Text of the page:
I was saddened to see the Labor Day holiday weekend marred by the article "Why are people against unions?" (Sept. 5 Eagle).
Good union jobs have always been the bedrock of the Wichita economy, and our city is stronger because of them. For decade after decade, union-negotiated wages in the aircraft and other industries have given us a strong tax base and strong local economy.
The article said that businesses didn't want to speak against unions for fear of losing business. Are they saying they don't like unions, but sure like the business they get from them?
The aircraft industry, in particular, is money that comes in from out of state — as few local people buy business jets or airliners. This is all new money into our economy, instead of money from people trading among themselves. Wichita is the No. 1 exporting city in the United States.
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I'm sure the local restaurants, retailers and car dealers love to see those union-negotiated dollars coming into their coffers. Unionized workers usually have far more discretionary income to spend than nonunion workers.
How would local businesses feel if the industry left? How many of them will be closing their doors? How many are already feeling the pinch as many of the aircraft companies have laid off workers?
The Machinists union is part of the solution, not part of the problem. I think we've proved that recently at Spirit AeroSystems, where we negotiated a groundbreaking agreement that keeps the product lines and jobs in Wichita.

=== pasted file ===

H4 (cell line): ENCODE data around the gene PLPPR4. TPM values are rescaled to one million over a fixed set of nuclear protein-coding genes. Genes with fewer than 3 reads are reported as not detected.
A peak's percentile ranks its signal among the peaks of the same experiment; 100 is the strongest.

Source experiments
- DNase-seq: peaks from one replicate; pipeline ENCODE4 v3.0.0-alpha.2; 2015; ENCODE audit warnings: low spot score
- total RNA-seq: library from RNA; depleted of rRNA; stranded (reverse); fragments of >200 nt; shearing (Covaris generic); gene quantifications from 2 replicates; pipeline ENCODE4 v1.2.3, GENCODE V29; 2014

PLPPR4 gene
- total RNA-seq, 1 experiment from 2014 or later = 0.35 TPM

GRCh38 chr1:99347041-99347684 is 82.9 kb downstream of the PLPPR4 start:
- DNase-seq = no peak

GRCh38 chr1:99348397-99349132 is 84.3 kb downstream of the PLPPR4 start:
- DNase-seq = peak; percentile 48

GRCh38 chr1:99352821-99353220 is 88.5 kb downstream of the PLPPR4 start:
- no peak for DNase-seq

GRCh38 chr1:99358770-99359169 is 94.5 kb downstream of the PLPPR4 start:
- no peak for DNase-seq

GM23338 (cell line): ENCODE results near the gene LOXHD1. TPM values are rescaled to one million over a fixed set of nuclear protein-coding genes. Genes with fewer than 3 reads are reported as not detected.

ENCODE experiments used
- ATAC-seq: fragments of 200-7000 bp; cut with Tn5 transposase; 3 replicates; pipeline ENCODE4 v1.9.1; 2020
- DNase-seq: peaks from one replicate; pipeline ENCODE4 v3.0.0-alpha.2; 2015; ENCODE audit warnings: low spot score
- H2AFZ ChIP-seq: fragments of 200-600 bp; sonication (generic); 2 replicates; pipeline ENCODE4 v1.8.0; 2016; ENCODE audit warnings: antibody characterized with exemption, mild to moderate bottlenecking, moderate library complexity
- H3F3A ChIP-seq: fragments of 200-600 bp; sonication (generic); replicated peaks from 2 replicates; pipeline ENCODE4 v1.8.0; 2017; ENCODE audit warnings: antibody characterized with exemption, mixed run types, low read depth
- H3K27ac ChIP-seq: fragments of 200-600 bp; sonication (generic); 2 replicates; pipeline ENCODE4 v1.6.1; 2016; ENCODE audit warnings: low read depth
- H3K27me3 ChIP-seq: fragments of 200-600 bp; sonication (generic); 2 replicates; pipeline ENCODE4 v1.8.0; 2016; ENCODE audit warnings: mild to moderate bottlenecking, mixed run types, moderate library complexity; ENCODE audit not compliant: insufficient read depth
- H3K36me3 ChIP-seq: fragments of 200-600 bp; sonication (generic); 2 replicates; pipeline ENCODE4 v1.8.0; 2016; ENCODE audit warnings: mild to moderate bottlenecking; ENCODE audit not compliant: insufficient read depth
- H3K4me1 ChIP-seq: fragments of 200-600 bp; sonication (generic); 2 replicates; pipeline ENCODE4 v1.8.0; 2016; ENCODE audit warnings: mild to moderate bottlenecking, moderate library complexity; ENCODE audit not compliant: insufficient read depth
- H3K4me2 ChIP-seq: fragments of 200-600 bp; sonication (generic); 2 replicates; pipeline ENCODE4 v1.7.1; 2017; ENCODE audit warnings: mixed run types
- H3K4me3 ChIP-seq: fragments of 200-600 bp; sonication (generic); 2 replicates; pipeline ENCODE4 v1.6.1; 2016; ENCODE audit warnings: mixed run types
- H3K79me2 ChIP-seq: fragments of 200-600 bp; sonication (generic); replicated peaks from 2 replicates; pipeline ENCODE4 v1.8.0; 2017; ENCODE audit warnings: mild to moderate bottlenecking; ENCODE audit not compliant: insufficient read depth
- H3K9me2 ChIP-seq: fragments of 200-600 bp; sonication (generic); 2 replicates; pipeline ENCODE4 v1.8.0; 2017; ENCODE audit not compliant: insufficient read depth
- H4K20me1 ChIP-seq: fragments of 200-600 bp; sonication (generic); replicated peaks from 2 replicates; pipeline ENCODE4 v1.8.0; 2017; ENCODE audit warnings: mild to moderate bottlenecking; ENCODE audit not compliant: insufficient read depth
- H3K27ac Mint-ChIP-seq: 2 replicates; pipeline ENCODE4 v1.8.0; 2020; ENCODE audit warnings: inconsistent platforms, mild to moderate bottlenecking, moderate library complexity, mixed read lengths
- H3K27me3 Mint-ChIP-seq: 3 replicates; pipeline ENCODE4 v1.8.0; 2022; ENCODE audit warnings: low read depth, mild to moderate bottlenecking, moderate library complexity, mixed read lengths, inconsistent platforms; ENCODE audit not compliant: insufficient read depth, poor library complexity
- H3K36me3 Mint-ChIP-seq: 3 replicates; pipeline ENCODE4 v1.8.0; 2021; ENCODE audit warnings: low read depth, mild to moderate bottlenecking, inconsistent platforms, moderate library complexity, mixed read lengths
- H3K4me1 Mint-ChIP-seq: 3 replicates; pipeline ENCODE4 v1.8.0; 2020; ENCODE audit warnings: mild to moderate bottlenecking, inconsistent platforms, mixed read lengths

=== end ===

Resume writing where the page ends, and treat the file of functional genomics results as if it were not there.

Also, good contract negotiations at Bombardier Learjet last year led to Learjet inking a deal with the state to keep the current jobs, and added jobs with the Learjet 85 production line.
As our international president, Tom Buffenbarger, said recently, we are looking for ways to work with the aircraft companies so that they have the things they need to be competitive, and to keep jobs in Wichita.
Saving these jobs would be tougher without a union to stand up for the workers. The Machinists union lobbies on Capitol Hill on their behalf, and we have been a partner with this industry to help turn around the business. Buffenbarger recently spoke at the National Business Aviation Association convention.
We've built a strong industry in Wichita, the last great American industry, where we still lead the world with high-quality products.
Sadly, because of the call of cheap labor in Mexico, and states using federal money to lure these companies from Wichita, we can't do it alone. Creating the conditions to keep the jobs in Wichita requires help from local and state officials, too.
On Labor Day weekend, instead of bashing unions and questioning their reasons for existence, we should have been celebrating their decades-long contributions to the Air Capital and the work our unions do to keep jobs in Wichita, for the future of the Air Capital of the World.